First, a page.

Is Dark Beautiful? The Fairness Debate Opens Wide in India
The darker girl’s mantra: stay out of the sun, don’t tan, and use this homemade concoction to fade your skin colour. Unless you’re born fair like Aishwarya Rai, you’ve likely been subject to some version of this growing up – but the Dark is Beautiful campaign is working to change this.
Story by Rumnique Nannar
I’ve heard the stray dig “for a Punjabi, you’re quite dark” or jokingly mentioned, “are you sure you haven’t been adopted from Kerala?” or even the infamous, “wow, you are like so exotic,” – all standard fare for me as the darker blip in family photos. Having your identity reduced to skin tone can be crushing, particularly when it doesn’t fit with the more fairer ideal admired by most cultures.
In India, ads by ‘Enami’ and Fair & Lovely’ have often seemed laughable and pompous to me, with grandfathers sanctioning the use of skin lightening creams to ensure the success and subsequent beauty of their dusky daughters. The pervasive appeal of these creams shows with a $432 million market that shows no signs of stopping. While companies now tend to cloak their intentions with the health benefits of zit clearing, sun control and dark circle control, they all but leave their key focus, fairness, until the very end, as if it’s a minor addendum.
The preoccupation with fair skin is not a new phenomenon, but the messages of inferiority and insecurity have found strong opponents with the Dark Is Beautiful campaign by the Women of Worth Foundation.
This heartening project has a key advocate in actress, Nandita Das (Earth, Fire, Firak), who has spoken openly about dealing with the pressures of lightening her skin for film roles and its demoralizing effects on the self-esteem of South Asian women. Das notes in an interview with The Guardian: “Indians are very racist. It’s deeply ingrained. But there is so much pressure by peer groups, magazines, billboards and TV adverts that perpetuate this idea that fair is the ideal…I want people to be comfortable in their own skin and realise that there is more to life than skin colour.”
Bollywood’s Darker Side
The obsession with fairness creams is largely entrenched in societal attitudes and colonial hangups. However, this problem has been amplified by an image-saturated industry that is awash with lighter skinned models and stars promoting the latest creams and products. The overwhelming lack of representation of darker-skinned actors, models, advocates and brand sponsors is appalling. The Dark is Beautiful campaign has tried to alter this with an ad that features Nandita Das urging women and men to put down fairness creams and take up the debate for a responsible media that doesn’t attribute success and beauty to skin colour.
It certainly is a brave and encouraging ad that made me raise my fist up with a “YES!” since consciousness-raising efforts like these are the first way to making a small impact in starting a dialogue and finding solutions. The ad does have to compete with the pretentious Emami ad that features Shah Rukh Khan retelling his success story of aspiring for “zyada” (more) fans, friends and a lighter face, all with the help of Emami. He tosses a tube of the Fair and Handsome cream to a fan, which turns his frown upside down and likely gives him zyada happiness offscreen.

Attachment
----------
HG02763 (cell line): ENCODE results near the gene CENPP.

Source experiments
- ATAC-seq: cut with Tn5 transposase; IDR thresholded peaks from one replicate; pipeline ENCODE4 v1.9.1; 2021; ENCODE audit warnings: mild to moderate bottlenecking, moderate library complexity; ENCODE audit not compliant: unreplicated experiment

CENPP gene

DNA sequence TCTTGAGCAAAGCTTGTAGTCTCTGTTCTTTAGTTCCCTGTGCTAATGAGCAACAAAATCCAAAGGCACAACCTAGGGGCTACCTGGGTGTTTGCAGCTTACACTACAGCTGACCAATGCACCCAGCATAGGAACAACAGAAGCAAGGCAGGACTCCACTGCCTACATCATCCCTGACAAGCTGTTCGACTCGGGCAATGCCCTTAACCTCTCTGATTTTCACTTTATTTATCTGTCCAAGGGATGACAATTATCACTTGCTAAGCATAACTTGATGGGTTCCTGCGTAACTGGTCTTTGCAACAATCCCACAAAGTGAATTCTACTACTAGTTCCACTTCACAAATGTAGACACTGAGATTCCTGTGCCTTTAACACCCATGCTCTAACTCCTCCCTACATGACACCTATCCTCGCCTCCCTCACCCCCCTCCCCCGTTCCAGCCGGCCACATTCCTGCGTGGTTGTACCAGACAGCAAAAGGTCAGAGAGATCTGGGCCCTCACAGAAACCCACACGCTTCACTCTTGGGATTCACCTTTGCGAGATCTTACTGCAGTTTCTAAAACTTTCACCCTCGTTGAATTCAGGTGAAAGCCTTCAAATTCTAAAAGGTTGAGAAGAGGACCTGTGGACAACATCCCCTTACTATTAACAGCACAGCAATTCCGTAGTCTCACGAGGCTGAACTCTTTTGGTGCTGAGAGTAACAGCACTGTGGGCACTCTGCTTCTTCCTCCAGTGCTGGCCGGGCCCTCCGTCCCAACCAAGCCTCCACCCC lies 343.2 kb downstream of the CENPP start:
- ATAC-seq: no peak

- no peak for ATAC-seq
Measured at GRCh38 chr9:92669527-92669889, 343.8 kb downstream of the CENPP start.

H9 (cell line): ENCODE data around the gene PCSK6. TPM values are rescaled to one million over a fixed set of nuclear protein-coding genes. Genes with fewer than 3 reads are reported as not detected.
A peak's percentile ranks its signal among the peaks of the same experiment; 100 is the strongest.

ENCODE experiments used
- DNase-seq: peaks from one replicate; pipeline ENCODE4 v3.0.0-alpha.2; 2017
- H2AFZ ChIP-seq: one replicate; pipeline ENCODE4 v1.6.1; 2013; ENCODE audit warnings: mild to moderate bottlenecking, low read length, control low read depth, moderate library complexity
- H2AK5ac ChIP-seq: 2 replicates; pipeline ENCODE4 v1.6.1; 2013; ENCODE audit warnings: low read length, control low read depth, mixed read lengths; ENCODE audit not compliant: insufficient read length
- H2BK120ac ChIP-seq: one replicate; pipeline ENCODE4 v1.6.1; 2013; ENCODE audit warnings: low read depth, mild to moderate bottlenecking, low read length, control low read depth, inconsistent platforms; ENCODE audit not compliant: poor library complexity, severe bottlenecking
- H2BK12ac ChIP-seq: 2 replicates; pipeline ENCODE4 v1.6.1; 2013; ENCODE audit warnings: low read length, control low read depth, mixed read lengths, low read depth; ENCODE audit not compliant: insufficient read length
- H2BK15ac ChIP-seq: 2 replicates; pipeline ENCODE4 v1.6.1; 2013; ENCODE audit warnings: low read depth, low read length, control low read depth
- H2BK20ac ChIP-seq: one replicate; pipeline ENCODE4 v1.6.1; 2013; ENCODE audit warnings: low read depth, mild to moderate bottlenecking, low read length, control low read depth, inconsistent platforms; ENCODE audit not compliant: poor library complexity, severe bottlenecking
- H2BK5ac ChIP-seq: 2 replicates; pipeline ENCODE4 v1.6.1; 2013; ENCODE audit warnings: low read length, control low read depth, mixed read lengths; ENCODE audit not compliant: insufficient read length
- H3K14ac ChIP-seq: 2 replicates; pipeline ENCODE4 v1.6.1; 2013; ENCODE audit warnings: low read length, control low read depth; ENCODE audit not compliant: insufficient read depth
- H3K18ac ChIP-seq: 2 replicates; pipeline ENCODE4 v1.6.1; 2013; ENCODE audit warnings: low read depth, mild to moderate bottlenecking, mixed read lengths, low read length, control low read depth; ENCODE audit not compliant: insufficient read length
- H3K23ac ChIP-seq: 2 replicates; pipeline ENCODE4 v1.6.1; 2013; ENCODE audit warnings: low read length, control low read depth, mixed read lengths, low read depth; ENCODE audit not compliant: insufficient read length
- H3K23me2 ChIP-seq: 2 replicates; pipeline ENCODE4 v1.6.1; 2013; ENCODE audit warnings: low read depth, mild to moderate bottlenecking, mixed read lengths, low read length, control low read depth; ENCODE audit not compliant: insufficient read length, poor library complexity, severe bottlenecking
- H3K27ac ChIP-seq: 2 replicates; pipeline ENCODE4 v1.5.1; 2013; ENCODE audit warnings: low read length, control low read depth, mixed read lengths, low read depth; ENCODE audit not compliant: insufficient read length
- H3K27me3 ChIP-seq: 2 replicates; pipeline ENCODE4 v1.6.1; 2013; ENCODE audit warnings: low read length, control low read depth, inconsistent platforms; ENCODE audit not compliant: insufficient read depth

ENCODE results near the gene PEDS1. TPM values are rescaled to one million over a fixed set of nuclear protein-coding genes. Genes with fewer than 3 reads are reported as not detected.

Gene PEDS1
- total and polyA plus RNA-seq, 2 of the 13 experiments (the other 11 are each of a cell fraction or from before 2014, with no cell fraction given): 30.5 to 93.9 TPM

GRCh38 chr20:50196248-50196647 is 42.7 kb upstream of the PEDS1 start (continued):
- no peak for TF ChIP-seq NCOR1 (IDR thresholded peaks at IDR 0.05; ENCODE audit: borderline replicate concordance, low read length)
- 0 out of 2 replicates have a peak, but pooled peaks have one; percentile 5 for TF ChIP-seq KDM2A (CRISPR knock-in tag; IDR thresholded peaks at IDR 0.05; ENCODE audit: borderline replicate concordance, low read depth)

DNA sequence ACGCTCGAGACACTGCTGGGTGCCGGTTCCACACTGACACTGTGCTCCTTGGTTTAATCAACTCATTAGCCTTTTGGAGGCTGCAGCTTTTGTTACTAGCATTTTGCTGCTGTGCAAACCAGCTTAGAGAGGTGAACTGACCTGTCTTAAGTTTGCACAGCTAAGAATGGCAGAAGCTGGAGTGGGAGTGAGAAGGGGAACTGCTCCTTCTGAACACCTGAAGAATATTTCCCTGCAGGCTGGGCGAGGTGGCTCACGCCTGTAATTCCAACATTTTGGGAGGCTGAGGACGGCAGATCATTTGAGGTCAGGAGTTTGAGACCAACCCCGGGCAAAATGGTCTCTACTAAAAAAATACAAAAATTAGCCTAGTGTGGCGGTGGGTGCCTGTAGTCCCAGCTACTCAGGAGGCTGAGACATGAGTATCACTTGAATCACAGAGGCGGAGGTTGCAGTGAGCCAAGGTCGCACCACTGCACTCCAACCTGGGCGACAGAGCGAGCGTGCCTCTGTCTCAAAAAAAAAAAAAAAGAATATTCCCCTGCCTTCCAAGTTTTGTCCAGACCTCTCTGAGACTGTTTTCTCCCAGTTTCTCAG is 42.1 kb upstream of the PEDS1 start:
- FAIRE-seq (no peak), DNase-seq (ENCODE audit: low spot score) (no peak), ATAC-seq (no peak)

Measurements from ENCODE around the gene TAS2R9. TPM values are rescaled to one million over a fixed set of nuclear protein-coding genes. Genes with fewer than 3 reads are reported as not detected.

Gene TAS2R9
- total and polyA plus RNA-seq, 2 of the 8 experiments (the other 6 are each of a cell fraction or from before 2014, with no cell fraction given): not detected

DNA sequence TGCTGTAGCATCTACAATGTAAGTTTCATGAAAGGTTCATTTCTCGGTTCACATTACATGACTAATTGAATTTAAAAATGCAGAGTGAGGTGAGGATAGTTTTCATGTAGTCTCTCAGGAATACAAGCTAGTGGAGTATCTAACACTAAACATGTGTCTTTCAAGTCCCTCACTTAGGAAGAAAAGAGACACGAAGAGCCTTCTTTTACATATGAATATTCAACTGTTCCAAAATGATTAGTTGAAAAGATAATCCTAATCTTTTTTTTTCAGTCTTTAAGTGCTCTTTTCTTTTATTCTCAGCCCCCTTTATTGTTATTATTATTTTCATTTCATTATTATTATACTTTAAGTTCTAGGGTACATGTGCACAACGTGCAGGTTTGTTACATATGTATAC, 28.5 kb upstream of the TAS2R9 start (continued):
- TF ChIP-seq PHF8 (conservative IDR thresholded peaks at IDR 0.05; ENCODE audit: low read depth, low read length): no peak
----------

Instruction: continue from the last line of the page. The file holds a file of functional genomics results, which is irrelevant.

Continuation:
Dark is Beautiful has created a petition to Emami to remove the offensive ad, and has received over 10,000 signatures from supporters. What is novel and effective about this campaign is that they are exposing the complicity of stars and celebrities for advertising these products with such a lack of engagement in their detrimental effects on self-esteem and the psyche.
“Feeling So Exotic”: When Dark is Beautiful, Sometimes
One of these problematic icons is Priyanka Chopra, whose recent crossover success with her hits In My City, her role in Planes, and her musical gem Exotic, has made quite the splash on the international scene. Exotic is designed to be an accessible summer jam, with high production values by RedOne and Pitbull chiming in for rap interludes. In between doing the “I Dream of Jeannie” hand moves and shamefacedly knowing the words to chorus off by heart, I’m deeply unsettled to see the exotic posturing by Priyanka.
If we brush the aside Edward Said and theory decrying the stereotypical impacts of the exotic label, it is rather reductive and slightly audacious that Priyanka emphasizes her dark mysterious exoticness in such a superficial manner. She seems caught in a double bind or the-having-your-cake and-eating-it-too syndrome, where her years as spokesperson for Garnier Light Ultra cream are largely evaded for a quick cashing in of her dark skin for a successful pop music career. From the Zumba dance move in the jungle in the Exotic video, to the insipid name-dropping of exotic during her press junket for Planes – Chopra seems to comprehend exotic as mixing her pop music aesthetic with copious nodding to her Indianness through her skin colour, hybrid accent and desi beats.
Watch Priyanka Chopra’s Ad for Garnier Lightness Cream
The Dark is Beautiful campaign has pushed people towards demanding more from their icons (Shah Rukh Khan, Sonam Kapoor, Deepika Padukone, John Abraham – are you listening?), and it wouldn’t hurt her chances to engage with the material that she sends out on both sides of the ocean.
While I may shamefully jam along to Exotic, it is discouraging to know that when this all fades away Priyanka may just go back to promoting fairness creams for Garnier and we’ll be left with yet another remnant of empty exoticism, ready to catch the next singer looking looking to break into the international pop market.
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